Difference between revisions of "How To Write A Virus For The Macintosh"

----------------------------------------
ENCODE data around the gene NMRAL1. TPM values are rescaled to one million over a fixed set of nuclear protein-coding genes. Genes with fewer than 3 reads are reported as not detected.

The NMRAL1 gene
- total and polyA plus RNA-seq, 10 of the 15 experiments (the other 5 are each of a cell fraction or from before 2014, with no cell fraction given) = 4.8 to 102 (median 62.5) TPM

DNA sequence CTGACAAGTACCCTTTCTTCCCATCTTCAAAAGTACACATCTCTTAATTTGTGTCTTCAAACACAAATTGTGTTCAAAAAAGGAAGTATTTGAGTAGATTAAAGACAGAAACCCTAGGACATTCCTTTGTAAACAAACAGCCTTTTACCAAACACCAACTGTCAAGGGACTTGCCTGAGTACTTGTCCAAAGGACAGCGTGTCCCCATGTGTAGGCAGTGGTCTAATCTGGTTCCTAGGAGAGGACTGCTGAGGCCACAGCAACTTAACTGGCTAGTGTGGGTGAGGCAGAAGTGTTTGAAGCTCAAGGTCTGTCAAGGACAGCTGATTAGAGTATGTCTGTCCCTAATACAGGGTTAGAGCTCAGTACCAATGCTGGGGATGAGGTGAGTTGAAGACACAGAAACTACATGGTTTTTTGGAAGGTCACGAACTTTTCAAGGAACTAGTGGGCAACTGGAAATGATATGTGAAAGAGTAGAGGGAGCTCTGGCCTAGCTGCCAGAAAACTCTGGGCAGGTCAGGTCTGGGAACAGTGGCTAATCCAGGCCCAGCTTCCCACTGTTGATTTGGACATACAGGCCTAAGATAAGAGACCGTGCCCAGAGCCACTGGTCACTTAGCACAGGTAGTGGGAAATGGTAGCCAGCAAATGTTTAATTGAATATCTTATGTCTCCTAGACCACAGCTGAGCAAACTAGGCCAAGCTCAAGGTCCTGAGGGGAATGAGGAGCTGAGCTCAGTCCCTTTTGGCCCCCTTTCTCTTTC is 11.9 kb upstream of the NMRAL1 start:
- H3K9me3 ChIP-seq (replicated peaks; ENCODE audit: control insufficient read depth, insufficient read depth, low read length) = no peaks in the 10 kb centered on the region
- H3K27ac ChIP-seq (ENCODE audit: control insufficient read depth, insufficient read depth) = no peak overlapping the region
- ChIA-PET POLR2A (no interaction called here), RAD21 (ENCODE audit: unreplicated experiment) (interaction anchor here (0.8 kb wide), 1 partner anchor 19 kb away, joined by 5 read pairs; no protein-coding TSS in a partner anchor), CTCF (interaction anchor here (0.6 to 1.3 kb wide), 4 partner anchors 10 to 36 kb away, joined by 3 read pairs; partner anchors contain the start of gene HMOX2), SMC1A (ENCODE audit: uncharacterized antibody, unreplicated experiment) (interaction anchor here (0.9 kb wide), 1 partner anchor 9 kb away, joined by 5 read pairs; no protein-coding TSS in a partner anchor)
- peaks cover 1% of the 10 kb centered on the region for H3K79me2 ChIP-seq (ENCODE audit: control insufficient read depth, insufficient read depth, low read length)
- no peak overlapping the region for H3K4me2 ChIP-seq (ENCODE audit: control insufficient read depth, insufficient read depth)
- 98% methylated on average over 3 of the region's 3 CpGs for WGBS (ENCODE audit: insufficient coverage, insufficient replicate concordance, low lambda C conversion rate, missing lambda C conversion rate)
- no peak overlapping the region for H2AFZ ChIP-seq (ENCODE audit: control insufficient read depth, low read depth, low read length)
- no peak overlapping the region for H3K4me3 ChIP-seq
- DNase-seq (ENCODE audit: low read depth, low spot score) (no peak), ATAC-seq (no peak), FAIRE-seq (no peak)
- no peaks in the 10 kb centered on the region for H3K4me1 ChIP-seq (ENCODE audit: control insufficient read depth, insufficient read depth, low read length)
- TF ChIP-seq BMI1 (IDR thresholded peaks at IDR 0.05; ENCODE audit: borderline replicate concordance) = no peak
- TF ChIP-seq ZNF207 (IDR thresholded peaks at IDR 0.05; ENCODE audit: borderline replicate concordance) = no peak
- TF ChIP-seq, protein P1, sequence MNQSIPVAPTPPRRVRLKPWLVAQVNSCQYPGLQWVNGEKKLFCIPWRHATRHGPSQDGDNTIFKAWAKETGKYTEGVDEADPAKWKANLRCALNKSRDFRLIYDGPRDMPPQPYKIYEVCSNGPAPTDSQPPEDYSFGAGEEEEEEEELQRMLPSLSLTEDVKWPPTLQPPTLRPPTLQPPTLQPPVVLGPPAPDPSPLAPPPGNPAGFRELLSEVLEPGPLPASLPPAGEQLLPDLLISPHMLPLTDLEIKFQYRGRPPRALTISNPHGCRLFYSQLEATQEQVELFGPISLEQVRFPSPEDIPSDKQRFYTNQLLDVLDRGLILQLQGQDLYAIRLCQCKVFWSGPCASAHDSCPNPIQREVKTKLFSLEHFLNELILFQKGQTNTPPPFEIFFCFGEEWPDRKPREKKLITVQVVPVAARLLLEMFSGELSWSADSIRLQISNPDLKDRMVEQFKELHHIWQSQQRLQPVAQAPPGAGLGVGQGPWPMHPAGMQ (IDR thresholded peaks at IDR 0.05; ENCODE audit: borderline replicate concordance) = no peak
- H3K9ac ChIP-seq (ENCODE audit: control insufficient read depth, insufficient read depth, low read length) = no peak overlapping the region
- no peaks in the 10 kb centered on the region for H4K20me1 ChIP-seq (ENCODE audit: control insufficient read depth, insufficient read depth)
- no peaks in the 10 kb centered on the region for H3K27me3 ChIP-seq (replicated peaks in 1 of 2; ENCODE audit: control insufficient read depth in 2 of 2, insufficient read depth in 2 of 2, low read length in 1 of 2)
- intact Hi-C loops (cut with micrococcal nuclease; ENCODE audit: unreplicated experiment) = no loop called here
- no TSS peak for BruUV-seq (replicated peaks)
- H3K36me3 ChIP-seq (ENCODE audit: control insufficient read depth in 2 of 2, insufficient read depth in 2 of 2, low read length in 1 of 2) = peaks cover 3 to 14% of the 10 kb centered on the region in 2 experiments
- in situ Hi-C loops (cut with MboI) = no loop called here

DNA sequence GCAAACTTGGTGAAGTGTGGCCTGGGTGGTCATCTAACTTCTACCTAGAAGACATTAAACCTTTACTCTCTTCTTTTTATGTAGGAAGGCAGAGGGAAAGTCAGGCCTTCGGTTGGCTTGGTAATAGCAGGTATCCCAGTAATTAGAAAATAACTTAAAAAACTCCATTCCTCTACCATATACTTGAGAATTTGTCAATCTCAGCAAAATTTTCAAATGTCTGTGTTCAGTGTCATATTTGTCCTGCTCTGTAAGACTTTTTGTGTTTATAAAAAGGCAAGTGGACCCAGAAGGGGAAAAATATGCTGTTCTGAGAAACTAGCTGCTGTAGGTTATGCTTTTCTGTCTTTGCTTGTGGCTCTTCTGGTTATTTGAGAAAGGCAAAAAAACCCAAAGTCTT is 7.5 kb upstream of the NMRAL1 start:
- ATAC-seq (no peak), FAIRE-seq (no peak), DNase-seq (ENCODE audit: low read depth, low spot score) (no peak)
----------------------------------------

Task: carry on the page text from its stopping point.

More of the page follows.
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How To Write A Virus For The Macintosh *or 'How I Learned To Stop Worrying And Love The Resource Manager' document version 1.0 Due to numerous requests for this type of information, I will delve myself into the dark side and release that information by which people can be arrested. Please note that this file contains no source code and no information about destructive code, but simply gives the basic ideas and principles behind writing a reproducing code resource and how it can be used to better society. Chapter 1: Basic Principles A computer virus, by definition, is a piece of processor-executable code that can reproduce itself within it's environment. In the Macintosh system, an object called a resource can contain executable code. Most common executable resources are of type 'CODE', along with others such as 'DRVR', 'CDEF', 'WDEF', 'INIT', and so on. These resources are loaded into memory and 'jmp'ed to to be executed (an assembly language term for jump). Note that not only these types listed above can contain code. The trick is to get the virus code loaded and called by 'accident'. There are many places where code resources are loaded and executed. For one example, at the launch of an application, the CODE resource with ID=0 is loaded (the jump table), and then jumps to the first listing in it's table. As another example, a 'CDEF' resource is called to draw certain controls (ID=0 for buttons, checkboxes, and radio buttons; ID=16 for scroll bars, etc.). Another example: an 'INIT' resource is called at startup time if the file which contains it is in one of the special system folders. There are numerous other places within applications, and even within system software itself, where code is loaded and called. Each virus uses a trick with one of these methods to get itself called. Some of these methods are described in more detail below. Once the virus code is executed, it's main responsibility is to duplicate itself. This in itself is a fairly easy process. Since your executable code resource is already loaded into memory, you can use a few popular toolbox calls to place it into any other file or application that would suit your needs (where it would also have the chance of being executed). After the duplication is complete, the virus may do any other task it deems necessary. One of the reasons why viruses crash is that their reproduction or startup code is not compatible with other systems and/or machines, not that their damage system actually did any damage. If you write code following the Inside Macintosh rules and code defensively, you should be able to write a clean piece of code that travels without problems. Always code defensively: it's your work out thereÉ you want to be proud of it. Read below to find some tips on doing just that. Virus testing is a very difficult process, in that your own system is constantly infected, possibly numerous times with older versions of the virus. There are methods to the madness, so again, read on. A few of the catches to writing a virus is being aware of the methods used by virus-protection software. If simply written, a virus could be caught very quickly and not have much effect beyond your own system. If the methods are thought out and the patches made by the protection software are understood, then a virus could at least require software companies to update their existing detection methods. Every virus to date has been able to be detected and destroyed, so don't feel bad. Is everybody happy? Then let's go! Chapter 2: Writing Executable Code An executable code resource is easy to create with a good software-development application such as THINK C (or C++) or THINK Pascal or MPW. There are slight differences between the environments, but nothing major. I will be giving examples for code written in THINK C, for that is the system I use. An executable code resource usually starts with a void main(void) and within such, your executable code exists. Note, as always, that executable code cannot handle global variables (variables defined above the definition of the main code, accessible by the whole file/project). THINK C handles ways around this, and MPW uses the methods in Tech Note #256, but in most cases, you won't really need global variables, unless the code is complex enough to require separate procedures and/or object-oriented code. In any case, you can usually define your variables inside the main procedure itself. There aren't too many rules as far as writing code resources, so long as you know under which circumstances your code will be called. If you are patching a Toolbox trap, for example, you must take the same form as the patch you are trapping: void ModalDialogPatch(ProcPtr procFilter,int *itemHit) If you are patching an operating system trap, you need to do some register playing, but you need to take an empty procedure form: void OpenPatch(void) even though the FSOpen, PBOpen, etc. take paramBlocks. Note: they are stored in registers A0, D0, and A1 usually. Check the trap for specifics. You need to save these before you execute your code, and then restore them upon return. If you are executing code that is to be run as a VBL or Time Manager task, always remember that you cannot use code that even thinks about using the Memory Manager (i.e. moves or purges memory). Make sure all the toolbox calls you use are not in the 'dreaded list' in the appendix of each volume of Inside Macintosh. The type of the code resource is very dependent upon which method you wish to use to get your code executed. Read the next section for details on such execution theories. After you're done writing the code, check it over for simple things you might have forgotten (original Quickdraw compatibility, system versions, etc.), and compile the sucker. For right now, you can throw the code resource into some sort of test file (or stagnant file, where the code will not be executed and/or reproduce). Note that you should NOT have any external resource files to compile along with it. Code resources such as this should preferably be self-contained, and not have to 'carry around the extra luggage', so to speak. There are methods to carry along bitmaps (as 'unknown data') and use them as graphics. But you should never rely on things like GetNewDialog, because that requires the existence of a DITL resource. Instead, use calls like NewDialog, where the code builds the relevant information in. It might make things harder to read and a bit harder to edit, but it's what you have to do in order to make everything self-contained. Most of the compilers create some sort of header at the beginning of each executable code resource. This header could give away some vital information about the resource which would make it easy for a virus-detector to find. Double check it after compilation to make sure it's clean and doesn't look suspicious. Chapter 3: Getting Your Code Executed This technique you use here defines how your virus spreads. Some earlier viruses were more virulent than others; nVir needed an infected application to boot for it to execute; WDEF required only that a disk be inserted. There are lots of places for code to be "patched" so that your code can be executed. The trick is finding them and recovering from them gracefully. Not every method can be discussed in this note, but I will give some general examples and how to find your own 'hooks'. One of the most popular methods amongst virii is infecting applications, since they, by definition, have executable code built right into it. If you can get your code executed along with the many other little segments in the application, the code could recover undetected. When an application starts up, the resource CODE with ID=0 is loaded into memory, and it's popularly known as the jump table. It keeps track of all of the procedures or segments in an application. If part of an application needs to call another procedure inside the application, it checks with the jump table for it's location. If it sees that the procedure is not in memory, it will load it first, then execute it. This is all taken care of by the compiler and the system software, so it's invisible to the programmer (in most cases). The system loads the jump table and immediately executes the first entry in the list when an application begins. You can patch yourself into this list of procedures by modifying the jump table itself. You can modify the first entry of the jump table to be your code, but save the original entry so that you can call the actual application when you're done (destroying the first entry in any CODE 0 resource renders the application totally useless). So, instead of the system executing what it thinks is the application, it will run your code first, and then run the application. Another method by which virii get executed is by utilizing a wonderful feature of the Resource Manager. As given in Inside Macintosh volume 1, the Resource Manager will look for resources in the top-most resource file that is open (the one most recently opened in most cases, unless UseResFile has been used). These searches also include searches for basic system code resources, such as window definitions, control definitions, and even international transliteration code. If you have a resource with the same type and ID as one in the system, and this resource file is open, the system will execute your resource instead of the system's. The catch again with this is that you should call the original resource as well to make your code invisible to the naked eye. This, apparently, is how the WDEF virus worked. When a disk was inserted, the desktop file was automatically opened and put in the list of resource files. Within this time that the file was open, the WDEF file which existed within was executed (the system needed to draw the window itself using the standard WDEF resource). This method requires no patching of other code and makes it very elegant. The thing that makes them easy to detect is that you find code resources in very odd places. A WDEF resource is not usually found in the desktop file. To find other hooks for code execution, look at all the executable code inside the system. These pieces are executed at one time or another for certain calls. Things that might not seem obvious right away may make good places for patching. Lots of applications use (maybe indirectly) the International Utilities Package, for it has many good string manipulation routines. A patch there might be possible. 'ptch' resources in the system are loaded automatically at startup time to patch bits of ROM. A system could be infected there and be loaded before all other extensions. Poke around the resources and find out which ones are executable, and then find out when they are executed. You might be able to find a great patch to live off of. Chapter 4: Reproduction Reproduction of any code resource requires the help of the File Manager and/or the Resource Manager. The concept is not very simple, but the execution is very easy. Since the virus itself is simply one code resource (preferably not more than one), then it can be loaded, added, modified, changed, and saved just like any other resource. And the fun part of it is, you can do all this to the code you are currently executing. This is apparently dangerous (Apple warns us about self-modifying code), but we're not modifying anything about our code; simply our placement. With a few simple calls we can duplicate ourselves anywhere we wish. When an executable code resource is called, the pointer to the resource is placed in register A0. You can use this pointer to reference yourself. A simple line of assembly can place A0 in any variable you choose. Once you have this variable, you must translate it into a handle with the RecoverHandle call. Now you have a handle to your own loaded resource, but you still cannot duplicate it. As a handle to a resource, you cannot use it to be copied into other files. You 'belong' to your owning file, and are not expected to go elsewhere. Use the DetachResource call to remove your reference to the file you came from. After this call, you are simply an executable block of memory floating around with a handle on yourself (phallic, isn't it?). All you need to have to have total freedom with a block of memory is a handle to it. You've got this free handle now. Now comes the time to find the file you have to duplicate yourself to. The file you find depends on how your virus is designed to work. You can copy yourself into applications, into desktop files, or into the system. Again, dependent on how your executing mechanism requires it. Once you have found your file (usually with use of the File Manager), open up it's resource fork with OpenResFile or any other similar procreation of it (FSpOpenResFile, etc.). Call AddResource with the required parameters, then call WriteResource to forcefully write the resource to the file or simply close the file itself (it will automatically be saved). Your code has now copied itself into another file. Reproduction! Now just let it sit and wait for it to be called! Chapter 5: Defensive, Clean Coding As always, if you want your code to be run cleanly on all systems, you have to be prepared for any type of situation. Apple warns us of this all the time, so I don't have to go into too much detail, but there are a few things I would like to stress so that your code doesn't simply crash when it gets executed. You goal is then not found. Here are some tips and things to watch out for. 1. ResError. Who knows? Maybe you've been purged. Check it after every Resource Manager call you can, taking efficiency into account, of course. 2. Nil pointers. Who knows? Maybe a virus detector caught part of your set of resources (if you're using a set, which I highly discourage) and deleted them. Find an alternate route, or exit gracefully. 3. Patch well. If you are going to modify something like a jump table, be sure you keep the originals somewhere for your own use so you can call the code (pass-through coding). If you don't, and you just destroy it and call the next code resource down the line, who knows what you might be calling. A bezier-curve calculation routine does nothing if the caller knows not what he's doing. 4. File Manager. Don't depend on each hard drive being called "Macintosh HD". Don't depend on an "Applications" folder. Don't depend on anything. Read the directory and see what you find interesting. System 7's File Manager is great, but watch out for: 5. System 6 or before. You wouldn't want your code to execute only on one system version now, would you? By known figures, only 50% of Mac users use System 7. Sad, eh? But why exclude them from the pleasures of your code? 6. Error Check, Error Check, Error Check. The thought police are on you again. Never forget that nothing is permanent. Chapter 6A: Virus Protection Software: How It Works Virus protection software was a good idea. It worked for a while. Then it became a commercial product. Virex, SAM, etc. The best one out in the world today is freeware: Disinfectant. A beautifully-written piece by John Norstad. I personally am against commercially-written virus protection. However, I am not here to give praise to independent software authors. I am here to tell you how some of their mechanisms work. Patching toolbox traps is a popular method of modifying the system's own code. Before it calls the real thing, it calls the patch (your code). Virus detectors use this method to keep an eye out for parameters passed through certain toolbox calls to check to see if they are virus-related. One popular patch is AddResource. If a virus detector sees that the type of resource that is being added is of type 'nVir', then it'll catch you. If it sees 'WDEF' with ID=0 and the open resource file is the desktop, then it'll catch you. Since AddResource is a very dependent call used for replications, it's almost certain to work every time. Other less-popular but more efficient patches are those at the base level of the operating system, not even documented by Apple. Traps such as _vBasicIO, _VInstall, _NewHandle, _vMRdAddr, and even _ADBReInit get trapped by the Disinfectant extension. Because these are very basic calls (used by nearly anything that does input and output, in the case of _vBasicIO), it can catch nearly anything coming toward it. It's nearly foolproof. After knowing what type of virus it is, the software can delete the virus quickly and easily. Good applications also use their own version of virus protection. At the startup of their application, the number of resources in the file is counted, and the more important executable resources in the file are checked for their size. This way, if an application has had a resource added, it will be able to alert the user and stop execution. Chapter 6B: Virus Protection Software: How To Bypass It Though virus protection is great in most cases, there are still 'back doors' which haven't been explored at the time of this writing. Here are some ideas for getting around the checks that most virus protection software uses. A trap is still a trap. It is not the real code; it is a dispatcher. It stops you on the way there, but it doesn't stop you from doing what those basic calls do on your own. This does require a fair amount of assembly language and ROM copying, but it gets you around the catch of using operating system traps at all. Simply copy the code that is contained in the trap itself and use that code. To never get caught, never use traps. But we know how nearly impossible that is. However, things are gained and lost in good code writing. A drawback of virus protection in general is that the software has to be continually updated for each new virus and identified by name in most cases. One ingenious idea (mine? I don't know) is to make the name and/or type of the virus variable. It doesn't always have to be called 'nVir' or 'WDEF' (unless the mechanism depends on the name or type). Make the type change from permutation to permutation. This makes it much more difficult to catch. One feature of the File Manager is it's automatic updating of the modification dates. Every time a file is updated or modified in any way, the modification date is changed. You can find and modify the date with a fairly simple low-level File Manager call. This is really a frivolous precaution, but it makes it easy to find the source of a virus attack. Changing the dates to something fairly feasible (NOT Jan. 1, 1904) may bypass such checks. The application checks can be overridden with good code-writing as well. If the virus is to add a resource to a file (as it usually has to), why not delete one in it's place? You've got to be sure that the type is the same as another type (this is where the variable types come in handy), and you may even want to vary the size of it to make it match the one it replaced (hopefully a larger size). Simply modifying a resource (like CODE 0) with the same amount of bytes will usually not be detectable. This way, the applications still counts and finds nothing unusual. However, in the process, the application is permanently damaged in some way. Chapter 7: Testing In testing a virus on your own system, you subject it to many continuous attacks - maybe even ones that are unintended. There are some rules to follow to be sure that you can keep track of it's location and make sure it doesn't destroy your work in the process. 1. SysBeep debugging. I'm sure most of us a pretty familiar with this technique. It's compatible on all systems, and it's an aural identification. No visuals to set up, no extra resources. Simple SysBeep(0); is sometimes enough to know that everything's all right. When testing your duplication code to find out when it actually happens, use SysBeep after each one and then check to see where it went. 2. Modification dates and times. If you use random selection of files to infect, it becomes rather difficult to find which one got infected. If you know when an infection happened, you can immediately check the modification dates of all files - simply by using the FindÉ command in System 7's Finder. 3. Text Files. This could be known as a common-file technique. For testing purposes, use a mechanism that whenever an infection takes place, the virus writes the process and the file names and such into a common file in a common folder somewhere. This way, you can check the text file afterwards and know exactly what your code has done. You need not make the mechanism too elaborate, as it will only be for use in testing. 4. Backup, Backup, Backup. The thought police are at it again. In these cases, it's all too familiar. A trashed project is no fun. Chapter 8: Conclusion In short, the devices behind writing a virus are not all that complicated. There are many checks to counterattack, and part of the puzzle itself is no find new ways to get around them. Find back doors. Give the code a personality. Make it try to find the best way around a counterattack if it is able to detect one. Size is no longer a constraint in today's memory-hog world. A virus of near 50k would probably go undetected in modern-day storage, so don't feel constrained in that way. Time should be a consideration, however. Make code that is efficient, so that users don't notice a slowdown when it is executed. All in all, your code is your work. Don't let it out of the bag until it works well and clean, and don't forget to leave no trace. Appendix: Questions and Answers Q: How do you get it to randomly choose an application on the HD to infect? A: Any file on the hard drive is stored in the directory. This includes documents, applications, system files, and so on. Files are found by using the directory (via the File Manager). If you wanted to choose an application that appeared as though it was a random choice, you can still move through the directory. Files are stored in the directory by an index, just like resources, and you can pick a random index number to check a random file. You can use Quickdraw's Random routine to pull out a number, check that index, and see if that file's type is 'APPL'. If not, simply choose another file. If you've found one, then you've got your random application. Granted that not all hard drives have 65536 files on them, so you may have to tone down the returns from Random, but that's simply mathematics. Note also that there are many small applications on the hard drive as well. TeachText, CompactPro, PrintMonitor, etc. This will also come up in the list of applications along with larger applications like Microsoft Word, Aldus Freehand, and the Finder itself. This method will not choose the System file (it has a type of 'zsys'), and documents, any desk accessories, or extensions/control panels. You can modify the routine to work with other file types as well. Q: How can I include a bitmap or other separate resource data into my code? A: You've got to use a little assembly (and disassembly) for this method, but it works wonders (the system's scroll bar CDEF use to use it). Create the resource you want to include in your favorite resource editor to suit your taste. Close the resource and re-open the sucker in hex. Copy all of the hex codes into the clipboard. Go into your development environment and at the very end of your code add a bit of assembly. Use the DC.B or DC.W operands to define a bytes or words (respectively) and re-define the complete resource for each byte or word in the resource (it might take a little bit of re-typing). Give this procedure (which never gets 'called') a name. Now, whenever you want to use this 'resource', simply replace the handle or pointer to the resource with this procedure pointer. There's no need to load anything (the entire code resource is already loaded), and the pointer is always valid. This method also saves you from using the Memory Manager for anything.